Table of Contents
Tired of paperwork?
There are times when people simply don't feel like going to the office, sitting in front of a computer or even head to a job site. In these cases, people will start thinking of crazy ways to avoid a situation. Excuses are relative to a disease that haunts every business in some shape or form. Which one of the following scenarios has happened to your business?
- A project goes south: project members start to build excuses to avoid confrontation
- Late for work: people come up with all kinds of excuses to justify their tardiness
- A task is postponed: responsible individuals will resort to excuses to avoid problems
- No shows: crew members will think of fake excuses to reason their absence
- Initially, excuses may be perceived as rational and harmless reactions to harmful situations. But…
“Psychologists place excuse-making in the ‘self-handicapping’ category – that is, it’s a behavior we express that hurts our own performance and motivation. - 2002 Study from Journal of Social and Clinical Psychology
Further, the study highlights that “excuses act as a distraction that prevents us from achieving a particular goal, task, and they stem from a deeper, unconscious desire to protect ourselves.''
As a business owner, you should be able to identify between good and reasonable versus fake excuses. Fake excuses present a barrier to the growth of your business, and they can never be eliminated completely. As exemplified by Dr. Whitbourne “preventing excuses is as likely to be successful as stemming the oil spill in the Gulf of Mexico. We can put up protective barriers, try to put the lid on this behavior, or attempt to break it into small bits, but there's no way to eliminate it completely. 'However, preventive measures can be taken to minimize the impact of those excuses to your business.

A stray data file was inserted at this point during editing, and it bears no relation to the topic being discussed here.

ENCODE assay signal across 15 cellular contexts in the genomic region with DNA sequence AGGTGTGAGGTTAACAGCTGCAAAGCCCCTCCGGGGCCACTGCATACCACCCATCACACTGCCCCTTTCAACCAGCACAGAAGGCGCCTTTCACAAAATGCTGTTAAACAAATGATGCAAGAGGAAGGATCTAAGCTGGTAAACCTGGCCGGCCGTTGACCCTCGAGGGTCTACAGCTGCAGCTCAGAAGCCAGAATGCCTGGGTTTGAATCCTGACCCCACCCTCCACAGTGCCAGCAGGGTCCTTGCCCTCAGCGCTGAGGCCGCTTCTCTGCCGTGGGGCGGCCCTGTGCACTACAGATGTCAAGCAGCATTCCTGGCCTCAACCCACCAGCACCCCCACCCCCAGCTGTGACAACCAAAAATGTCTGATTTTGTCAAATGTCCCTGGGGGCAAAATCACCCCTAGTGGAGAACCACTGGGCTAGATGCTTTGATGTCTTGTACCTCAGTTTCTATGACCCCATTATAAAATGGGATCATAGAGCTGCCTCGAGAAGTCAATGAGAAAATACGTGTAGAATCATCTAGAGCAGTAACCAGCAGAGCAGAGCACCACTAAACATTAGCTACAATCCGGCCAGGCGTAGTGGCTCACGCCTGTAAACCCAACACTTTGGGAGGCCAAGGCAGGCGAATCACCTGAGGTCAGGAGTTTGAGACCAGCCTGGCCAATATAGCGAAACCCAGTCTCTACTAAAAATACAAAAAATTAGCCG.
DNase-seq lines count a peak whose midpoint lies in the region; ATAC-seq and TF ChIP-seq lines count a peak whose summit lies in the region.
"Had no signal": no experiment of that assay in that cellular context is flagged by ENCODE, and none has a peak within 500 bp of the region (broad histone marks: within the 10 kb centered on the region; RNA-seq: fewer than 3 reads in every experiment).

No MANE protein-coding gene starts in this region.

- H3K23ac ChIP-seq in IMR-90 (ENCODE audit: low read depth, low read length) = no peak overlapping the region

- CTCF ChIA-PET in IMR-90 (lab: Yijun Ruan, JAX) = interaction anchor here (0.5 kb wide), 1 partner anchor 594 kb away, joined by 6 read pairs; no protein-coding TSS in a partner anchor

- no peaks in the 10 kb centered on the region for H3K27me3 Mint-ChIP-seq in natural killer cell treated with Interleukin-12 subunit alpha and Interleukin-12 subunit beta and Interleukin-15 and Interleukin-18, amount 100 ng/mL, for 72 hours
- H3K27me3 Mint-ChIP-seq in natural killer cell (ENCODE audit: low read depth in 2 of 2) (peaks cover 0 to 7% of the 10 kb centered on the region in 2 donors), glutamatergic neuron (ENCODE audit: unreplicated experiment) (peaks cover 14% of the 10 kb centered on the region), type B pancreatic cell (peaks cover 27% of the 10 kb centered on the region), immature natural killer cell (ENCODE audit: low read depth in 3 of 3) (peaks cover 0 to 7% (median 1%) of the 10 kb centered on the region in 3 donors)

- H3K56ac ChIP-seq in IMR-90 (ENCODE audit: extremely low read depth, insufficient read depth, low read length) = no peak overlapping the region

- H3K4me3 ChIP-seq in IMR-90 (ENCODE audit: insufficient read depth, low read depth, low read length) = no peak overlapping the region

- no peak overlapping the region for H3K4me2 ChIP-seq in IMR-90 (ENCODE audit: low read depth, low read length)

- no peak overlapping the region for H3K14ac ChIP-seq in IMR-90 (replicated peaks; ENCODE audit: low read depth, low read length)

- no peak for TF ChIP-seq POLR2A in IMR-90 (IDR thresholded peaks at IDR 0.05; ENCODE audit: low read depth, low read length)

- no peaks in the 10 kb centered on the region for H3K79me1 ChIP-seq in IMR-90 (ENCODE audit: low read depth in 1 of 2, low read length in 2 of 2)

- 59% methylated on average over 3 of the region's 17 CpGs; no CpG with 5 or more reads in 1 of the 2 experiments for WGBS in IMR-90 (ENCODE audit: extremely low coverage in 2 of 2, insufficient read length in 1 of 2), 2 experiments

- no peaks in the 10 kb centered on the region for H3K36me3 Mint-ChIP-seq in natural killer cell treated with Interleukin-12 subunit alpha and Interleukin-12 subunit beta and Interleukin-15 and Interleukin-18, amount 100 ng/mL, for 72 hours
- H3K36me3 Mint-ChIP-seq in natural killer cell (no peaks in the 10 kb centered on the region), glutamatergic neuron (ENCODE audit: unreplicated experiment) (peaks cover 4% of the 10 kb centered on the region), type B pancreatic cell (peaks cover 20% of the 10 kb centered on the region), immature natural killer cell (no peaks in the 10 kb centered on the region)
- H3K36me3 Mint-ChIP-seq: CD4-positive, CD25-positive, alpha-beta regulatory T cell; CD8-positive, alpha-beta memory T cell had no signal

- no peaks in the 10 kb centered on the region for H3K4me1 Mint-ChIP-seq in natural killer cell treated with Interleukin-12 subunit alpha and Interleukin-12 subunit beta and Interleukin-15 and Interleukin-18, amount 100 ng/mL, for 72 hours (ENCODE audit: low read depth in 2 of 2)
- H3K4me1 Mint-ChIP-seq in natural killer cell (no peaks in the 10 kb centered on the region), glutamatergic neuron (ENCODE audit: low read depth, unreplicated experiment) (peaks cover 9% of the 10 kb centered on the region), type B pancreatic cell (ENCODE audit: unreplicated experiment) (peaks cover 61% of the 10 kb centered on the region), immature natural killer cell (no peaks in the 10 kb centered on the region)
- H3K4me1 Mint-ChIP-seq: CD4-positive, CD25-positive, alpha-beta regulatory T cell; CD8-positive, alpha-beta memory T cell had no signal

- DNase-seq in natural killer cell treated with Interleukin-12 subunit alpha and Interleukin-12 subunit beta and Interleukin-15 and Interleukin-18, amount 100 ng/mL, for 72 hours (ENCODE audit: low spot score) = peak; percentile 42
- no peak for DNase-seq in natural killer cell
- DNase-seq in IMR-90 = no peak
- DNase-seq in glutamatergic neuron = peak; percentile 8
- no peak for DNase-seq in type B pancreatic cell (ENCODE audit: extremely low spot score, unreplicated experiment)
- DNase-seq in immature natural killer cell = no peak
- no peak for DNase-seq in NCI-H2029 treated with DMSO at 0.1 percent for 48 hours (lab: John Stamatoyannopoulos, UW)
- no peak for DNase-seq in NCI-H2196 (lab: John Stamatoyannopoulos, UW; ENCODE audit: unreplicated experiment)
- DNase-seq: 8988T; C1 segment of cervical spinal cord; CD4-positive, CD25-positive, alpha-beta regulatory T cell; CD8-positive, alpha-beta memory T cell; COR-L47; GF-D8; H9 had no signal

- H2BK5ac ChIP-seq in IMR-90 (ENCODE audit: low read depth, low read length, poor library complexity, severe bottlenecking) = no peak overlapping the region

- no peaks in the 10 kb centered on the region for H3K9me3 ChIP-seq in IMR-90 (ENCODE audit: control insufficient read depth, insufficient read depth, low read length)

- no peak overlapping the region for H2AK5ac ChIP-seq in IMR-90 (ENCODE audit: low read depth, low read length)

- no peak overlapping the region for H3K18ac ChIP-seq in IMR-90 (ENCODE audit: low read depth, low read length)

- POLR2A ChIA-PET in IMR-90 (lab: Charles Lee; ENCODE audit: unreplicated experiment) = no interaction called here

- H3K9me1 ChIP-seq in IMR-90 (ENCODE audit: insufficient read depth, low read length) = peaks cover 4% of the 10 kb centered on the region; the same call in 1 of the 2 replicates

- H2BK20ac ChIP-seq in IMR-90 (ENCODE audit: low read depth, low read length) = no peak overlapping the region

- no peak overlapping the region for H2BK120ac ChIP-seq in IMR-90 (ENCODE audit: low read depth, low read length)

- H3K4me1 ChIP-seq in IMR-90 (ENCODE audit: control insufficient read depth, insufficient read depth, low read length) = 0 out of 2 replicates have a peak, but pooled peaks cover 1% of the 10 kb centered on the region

To detect excuses, we must first understand the thought process behind a fake excuse. So, let's see what this process may look like.
The Time They Realize
It all starts with a spark, a moment of realization. To put it in words,
“I don't feel like working today”
“Oh, snap! I'm late”
“The deadline is due today? NO!”
“Damn. I forgot I had this other job site for today!”
All of these reactions illustrate a specific situation that your crew members have faced in the past or are bound to face in the future. For now, these situations are not as bad as they look, in fact, they are normal because they happen to everyone - even the bosses. However, the response to these situations can be a problem. While a small percentage of people are capable of handling these situations on their, others - the majority - tend to enter an advanced thinking process that has been embedded in our brain.
The Time They Think
The human mind is accustomed to thinking about excuses. Let's compare, imagine yourself when you are scared; How fast will you start running or how fast will your brain process negative thoughts? Pretty fast, right?
Brains respond in a similar fashion when faced with a spark, our brains start to create multiple fight or flight responses.